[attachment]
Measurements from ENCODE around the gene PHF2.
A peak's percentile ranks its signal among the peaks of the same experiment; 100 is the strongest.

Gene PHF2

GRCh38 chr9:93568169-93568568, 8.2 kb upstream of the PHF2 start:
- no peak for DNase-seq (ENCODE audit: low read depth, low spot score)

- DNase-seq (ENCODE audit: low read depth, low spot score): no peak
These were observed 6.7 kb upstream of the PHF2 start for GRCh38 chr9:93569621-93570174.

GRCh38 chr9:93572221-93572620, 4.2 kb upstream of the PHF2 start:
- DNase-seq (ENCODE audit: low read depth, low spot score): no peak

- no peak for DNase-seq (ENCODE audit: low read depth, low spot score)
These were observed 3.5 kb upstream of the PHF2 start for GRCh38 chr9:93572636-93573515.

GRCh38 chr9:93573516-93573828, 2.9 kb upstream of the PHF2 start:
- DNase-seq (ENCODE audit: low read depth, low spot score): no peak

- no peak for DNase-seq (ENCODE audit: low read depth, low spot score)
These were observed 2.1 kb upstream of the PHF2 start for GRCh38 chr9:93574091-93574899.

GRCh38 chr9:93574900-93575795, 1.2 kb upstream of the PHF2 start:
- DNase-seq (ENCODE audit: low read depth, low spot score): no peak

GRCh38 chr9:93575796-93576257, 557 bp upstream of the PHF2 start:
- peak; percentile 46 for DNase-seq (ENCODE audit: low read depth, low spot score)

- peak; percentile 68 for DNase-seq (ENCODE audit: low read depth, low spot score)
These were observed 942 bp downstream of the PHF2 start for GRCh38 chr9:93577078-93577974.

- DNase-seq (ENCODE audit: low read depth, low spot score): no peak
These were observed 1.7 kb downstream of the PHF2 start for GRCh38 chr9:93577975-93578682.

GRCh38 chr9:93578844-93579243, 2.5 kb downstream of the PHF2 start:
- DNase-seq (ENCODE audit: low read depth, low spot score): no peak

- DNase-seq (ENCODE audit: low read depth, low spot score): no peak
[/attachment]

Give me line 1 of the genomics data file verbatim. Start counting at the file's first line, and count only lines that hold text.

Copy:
Measurements from ENCODE around the gene PHF2.